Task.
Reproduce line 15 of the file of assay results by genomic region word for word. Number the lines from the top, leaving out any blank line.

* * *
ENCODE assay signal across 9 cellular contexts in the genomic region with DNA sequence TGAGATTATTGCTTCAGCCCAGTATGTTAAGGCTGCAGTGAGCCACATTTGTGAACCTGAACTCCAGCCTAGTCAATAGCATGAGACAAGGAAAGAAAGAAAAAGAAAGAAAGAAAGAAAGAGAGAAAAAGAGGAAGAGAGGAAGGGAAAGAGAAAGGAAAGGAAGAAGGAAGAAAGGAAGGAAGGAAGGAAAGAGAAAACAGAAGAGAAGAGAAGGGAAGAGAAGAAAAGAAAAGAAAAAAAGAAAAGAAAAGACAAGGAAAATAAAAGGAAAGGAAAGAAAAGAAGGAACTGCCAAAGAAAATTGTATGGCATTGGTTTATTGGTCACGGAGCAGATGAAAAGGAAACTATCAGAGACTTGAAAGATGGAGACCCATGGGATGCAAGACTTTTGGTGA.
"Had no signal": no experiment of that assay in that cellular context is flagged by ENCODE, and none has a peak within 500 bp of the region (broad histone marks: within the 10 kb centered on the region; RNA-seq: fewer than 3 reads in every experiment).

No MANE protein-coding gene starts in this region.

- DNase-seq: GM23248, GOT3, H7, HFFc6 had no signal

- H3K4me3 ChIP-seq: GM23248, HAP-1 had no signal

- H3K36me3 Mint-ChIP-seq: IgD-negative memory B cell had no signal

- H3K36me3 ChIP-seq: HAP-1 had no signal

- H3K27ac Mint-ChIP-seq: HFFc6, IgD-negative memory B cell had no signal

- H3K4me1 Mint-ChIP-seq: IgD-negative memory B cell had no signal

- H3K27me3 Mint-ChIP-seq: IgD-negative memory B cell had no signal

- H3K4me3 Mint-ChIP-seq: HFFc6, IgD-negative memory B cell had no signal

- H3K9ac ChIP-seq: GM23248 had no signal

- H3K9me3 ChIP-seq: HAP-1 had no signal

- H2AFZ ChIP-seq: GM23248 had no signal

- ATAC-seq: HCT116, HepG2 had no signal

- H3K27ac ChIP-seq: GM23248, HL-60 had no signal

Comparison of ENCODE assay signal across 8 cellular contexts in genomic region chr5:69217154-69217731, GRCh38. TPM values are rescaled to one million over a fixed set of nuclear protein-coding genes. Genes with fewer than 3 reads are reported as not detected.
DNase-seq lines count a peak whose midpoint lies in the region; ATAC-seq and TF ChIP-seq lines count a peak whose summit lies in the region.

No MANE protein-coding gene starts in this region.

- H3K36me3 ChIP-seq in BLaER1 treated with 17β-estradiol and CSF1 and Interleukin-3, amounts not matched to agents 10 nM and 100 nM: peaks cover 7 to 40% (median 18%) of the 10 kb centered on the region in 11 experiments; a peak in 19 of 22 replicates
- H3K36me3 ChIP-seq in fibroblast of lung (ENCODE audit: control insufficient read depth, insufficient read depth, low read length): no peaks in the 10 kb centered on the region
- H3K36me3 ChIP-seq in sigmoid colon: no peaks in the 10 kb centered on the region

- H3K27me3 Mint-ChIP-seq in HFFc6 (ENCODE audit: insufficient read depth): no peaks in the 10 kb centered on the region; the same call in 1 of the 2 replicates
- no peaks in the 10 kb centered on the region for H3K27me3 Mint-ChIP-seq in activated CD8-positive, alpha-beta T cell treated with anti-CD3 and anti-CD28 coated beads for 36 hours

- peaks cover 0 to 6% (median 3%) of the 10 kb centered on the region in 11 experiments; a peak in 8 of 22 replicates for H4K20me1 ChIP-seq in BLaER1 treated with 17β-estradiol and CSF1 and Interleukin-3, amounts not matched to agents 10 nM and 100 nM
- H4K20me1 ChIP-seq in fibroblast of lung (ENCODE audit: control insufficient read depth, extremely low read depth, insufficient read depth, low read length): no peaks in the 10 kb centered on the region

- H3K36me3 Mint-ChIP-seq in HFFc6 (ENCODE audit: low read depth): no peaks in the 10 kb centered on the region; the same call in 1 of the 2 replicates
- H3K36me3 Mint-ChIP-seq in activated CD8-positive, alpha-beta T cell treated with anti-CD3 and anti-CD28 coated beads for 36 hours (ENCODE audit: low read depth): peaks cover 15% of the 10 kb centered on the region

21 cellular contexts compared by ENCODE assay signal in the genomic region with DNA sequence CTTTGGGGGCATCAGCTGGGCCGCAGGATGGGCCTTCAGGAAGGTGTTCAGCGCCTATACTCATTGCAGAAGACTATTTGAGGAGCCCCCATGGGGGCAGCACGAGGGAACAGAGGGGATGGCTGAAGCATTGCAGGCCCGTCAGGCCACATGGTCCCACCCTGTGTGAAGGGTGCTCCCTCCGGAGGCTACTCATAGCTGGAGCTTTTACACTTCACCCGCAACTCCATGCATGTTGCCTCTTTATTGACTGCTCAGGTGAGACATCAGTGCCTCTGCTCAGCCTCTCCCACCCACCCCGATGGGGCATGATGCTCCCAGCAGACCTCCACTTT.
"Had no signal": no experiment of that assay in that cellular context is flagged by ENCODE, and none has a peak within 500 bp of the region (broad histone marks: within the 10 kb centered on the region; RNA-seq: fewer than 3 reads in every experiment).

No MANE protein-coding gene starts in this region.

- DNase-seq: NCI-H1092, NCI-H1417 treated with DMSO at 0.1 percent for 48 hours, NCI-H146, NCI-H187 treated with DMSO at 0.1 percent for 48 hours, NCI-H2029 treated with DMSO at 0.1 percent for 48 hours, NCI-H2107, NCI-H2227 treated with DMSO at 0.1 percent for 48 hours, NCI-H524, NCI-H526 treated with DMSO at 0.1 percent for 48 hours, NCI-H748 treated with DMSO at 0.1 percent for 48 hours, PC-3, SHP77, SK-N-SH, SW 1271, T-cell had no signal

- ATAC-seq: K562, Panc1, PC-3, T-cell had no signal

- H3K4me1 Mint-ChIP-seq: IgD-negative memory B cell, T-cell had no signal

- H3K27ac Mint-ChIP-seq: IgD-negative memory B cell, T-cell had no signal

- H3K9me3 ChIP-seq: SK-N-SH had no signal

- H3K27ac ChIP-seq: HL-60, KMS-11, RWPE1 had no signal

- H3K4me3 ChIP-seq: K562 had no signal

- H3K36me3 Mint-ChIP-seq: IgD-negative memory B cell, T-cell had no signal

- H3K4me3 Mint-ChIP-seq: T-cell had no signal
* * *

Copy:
- ATAC-seq: HCT116, HepG2 had no signal